WASHINGTON, June 23 (Reuters) - The U.S. commodities regulator will have to carry out a review of metals warehousing if a bill before the U.S. House of Representatives is passed, the latest sign of intensive political pressure in the United States over the controversy at the London Metal Exchange.
Representative Bob Goodlatte, who chairs the House Judiciary Committee, urged the CFTC to take a tougher stance on the London Metal Exchange when the House Committee on Agriculture in April approved a bill reauthorizing the agency’s mandate.
The LME is struggling to resolve a years-long controversy after complaints from brewers - who use aluminum for beer cans - and other companies that excessive stockpiling by Wall Street banks was inflating prices.
The text of the bill has now been amended to include Goodlatte’s request for a study by the CFTC on how it oversees metals markets, specifically to compare the rules for foreign and domestic exchanges.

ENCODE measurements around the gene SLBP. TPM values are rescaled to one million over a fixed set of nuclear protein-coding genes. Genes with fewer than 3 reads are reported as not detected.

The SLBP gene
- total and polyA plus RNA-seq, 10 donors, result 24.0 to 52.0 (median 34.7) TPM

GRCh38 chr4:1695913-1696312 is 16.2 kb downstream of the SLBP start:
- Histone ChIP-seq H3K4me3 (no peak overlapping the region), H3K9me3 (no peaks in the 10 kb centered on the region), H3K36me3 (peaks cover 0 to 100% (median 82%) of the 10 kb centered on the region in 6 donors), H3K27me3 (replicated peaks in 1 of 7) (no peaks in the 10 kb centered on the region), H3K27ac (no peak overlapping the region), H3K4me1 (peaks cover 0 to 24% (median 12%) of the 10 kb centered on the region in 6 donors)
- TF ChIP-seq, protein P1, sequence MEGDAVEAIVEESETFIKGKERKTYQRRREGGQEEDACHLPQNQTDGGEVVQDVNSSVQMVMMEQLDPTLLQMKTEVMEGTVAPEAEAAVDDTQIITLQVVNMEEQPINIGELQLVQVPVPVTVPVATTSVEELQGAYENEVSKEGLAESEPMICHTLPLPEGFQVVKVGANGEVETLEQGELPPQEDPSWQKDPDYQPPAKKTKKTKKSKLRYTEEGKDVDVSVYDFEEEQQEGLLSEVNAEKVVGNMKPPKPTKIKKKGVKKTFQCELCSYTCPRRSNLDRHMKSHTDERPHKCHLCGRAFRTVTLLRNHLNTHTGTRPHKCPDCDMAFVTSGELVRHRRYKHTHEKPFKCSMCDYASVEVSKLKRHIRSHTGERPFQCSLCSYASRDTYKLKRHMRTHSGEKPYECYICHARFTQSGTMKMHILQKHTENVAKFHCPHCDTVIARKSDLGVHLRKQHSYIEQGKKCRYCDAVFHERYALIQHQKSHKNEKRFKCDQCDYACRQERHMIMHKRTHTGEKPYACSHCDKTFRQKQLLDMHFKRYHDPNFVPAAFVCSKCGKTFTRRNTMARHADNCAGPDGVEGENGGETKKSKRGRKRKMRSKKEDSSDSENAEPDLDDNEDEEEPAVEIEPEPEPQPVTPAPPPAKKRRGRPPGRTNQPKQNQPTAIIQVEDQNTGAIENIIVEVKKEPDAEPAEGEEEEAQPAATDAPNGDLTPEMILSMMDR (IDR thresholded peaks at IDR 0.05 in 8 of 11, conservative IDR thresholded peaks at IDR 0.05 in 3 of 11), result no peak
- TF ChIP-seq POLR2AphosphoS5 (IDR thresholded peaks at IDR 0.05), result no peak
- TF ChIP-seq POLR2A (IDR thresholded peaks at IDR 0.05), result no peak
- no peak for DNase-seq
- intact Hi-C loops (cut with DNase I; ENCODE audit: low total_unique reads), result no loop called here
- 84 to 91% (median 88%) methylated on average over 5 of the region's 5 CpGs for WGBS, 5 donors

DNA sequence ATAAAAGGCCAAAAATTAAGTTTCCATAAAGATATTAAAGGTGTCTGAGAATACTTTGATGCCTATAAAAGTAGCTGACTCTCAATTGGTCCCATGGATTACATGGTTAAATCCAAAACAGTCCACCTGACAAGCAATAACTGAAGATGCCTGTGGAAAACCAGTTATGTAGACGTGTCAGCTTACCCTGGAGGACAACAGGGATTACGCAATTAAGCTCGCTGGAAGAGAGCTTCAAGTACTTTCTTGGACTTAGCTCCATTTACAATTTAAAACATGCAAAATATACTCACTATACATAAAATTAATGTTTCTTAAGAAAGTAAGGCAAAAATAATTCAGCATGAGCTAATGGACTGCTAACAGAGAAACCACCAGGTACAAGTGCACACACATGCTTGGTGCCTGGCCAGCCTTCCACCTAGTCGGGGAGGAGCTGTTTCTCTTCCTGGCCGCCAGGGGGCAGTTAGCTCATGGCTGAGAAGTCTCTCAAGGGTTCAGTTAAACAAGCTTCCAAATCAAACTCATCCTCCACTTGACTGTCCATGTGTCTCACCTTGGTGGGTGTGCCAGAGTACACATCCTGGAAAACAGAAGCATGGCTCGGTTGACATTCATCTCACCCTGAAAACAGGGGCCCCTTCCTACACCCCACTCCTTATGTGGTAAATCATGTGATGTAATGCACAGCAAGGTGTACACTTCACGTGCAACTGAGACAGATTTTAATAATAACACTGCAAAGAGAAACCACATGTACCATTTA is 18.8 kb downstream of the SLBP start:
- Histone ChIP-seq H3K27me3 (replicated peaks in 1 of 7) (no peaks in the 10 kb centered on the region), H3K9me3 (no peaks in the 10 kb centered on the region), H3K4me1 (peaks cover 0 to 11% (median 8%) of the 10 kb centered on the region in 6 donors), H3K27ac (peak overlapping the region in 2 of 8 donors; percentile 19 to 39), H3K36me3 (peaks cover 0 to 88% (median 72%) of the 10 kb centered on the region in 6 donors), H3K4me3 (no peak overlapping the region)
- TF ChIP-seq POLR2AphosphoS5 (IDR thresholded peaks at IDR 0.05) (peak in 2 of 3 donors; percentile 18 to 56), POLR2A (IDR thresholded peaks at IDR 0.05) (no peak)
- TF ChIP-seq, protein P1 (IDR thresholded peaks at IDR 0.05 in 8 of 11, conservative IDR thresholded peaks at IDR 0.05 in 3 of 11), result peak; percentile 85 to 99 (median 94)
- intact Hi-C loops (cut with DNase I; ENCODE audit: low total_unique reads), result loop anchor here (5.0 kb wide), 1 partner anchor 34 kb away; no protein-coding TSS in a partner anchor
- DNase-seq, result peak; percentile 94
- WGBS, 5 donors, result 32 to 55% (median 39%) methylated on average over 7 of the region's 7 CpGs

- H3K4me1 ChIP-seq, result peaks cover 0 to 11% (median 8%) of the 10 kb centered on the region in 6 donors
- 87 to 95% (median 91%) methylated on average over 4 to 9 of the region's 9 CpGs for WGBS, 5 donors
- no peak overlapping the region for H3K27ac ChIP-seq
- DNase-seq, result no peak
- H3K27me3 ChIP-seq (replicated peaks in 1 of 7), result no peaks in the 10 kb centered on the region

The fact that the legislation addresses the issue shows the continuing pressure on the warehousing business by politicians, even if the bill stands little chance of making it through Congress against opposition from President Barack Obama.
The LME is regulated in Britain by the UK’s Financial Conduct Authority, while the CFTC holds sway over its U.S. business.
The LME has largely been exempt from the CFTC’s rules since 2001 but is now seeking to register with the agency as a so-called foreign board of trade.
The House is scheduled to discuss the bill late on Monday, and to vote on it a day later.
Complaints of inflated prices, which have plagued the industry for years, captured public and political attention last year, with much of the charge led by Senator Sherrod Brown, an Ohio Democrat critical of large banks. (Reporting by Douwe Miedema)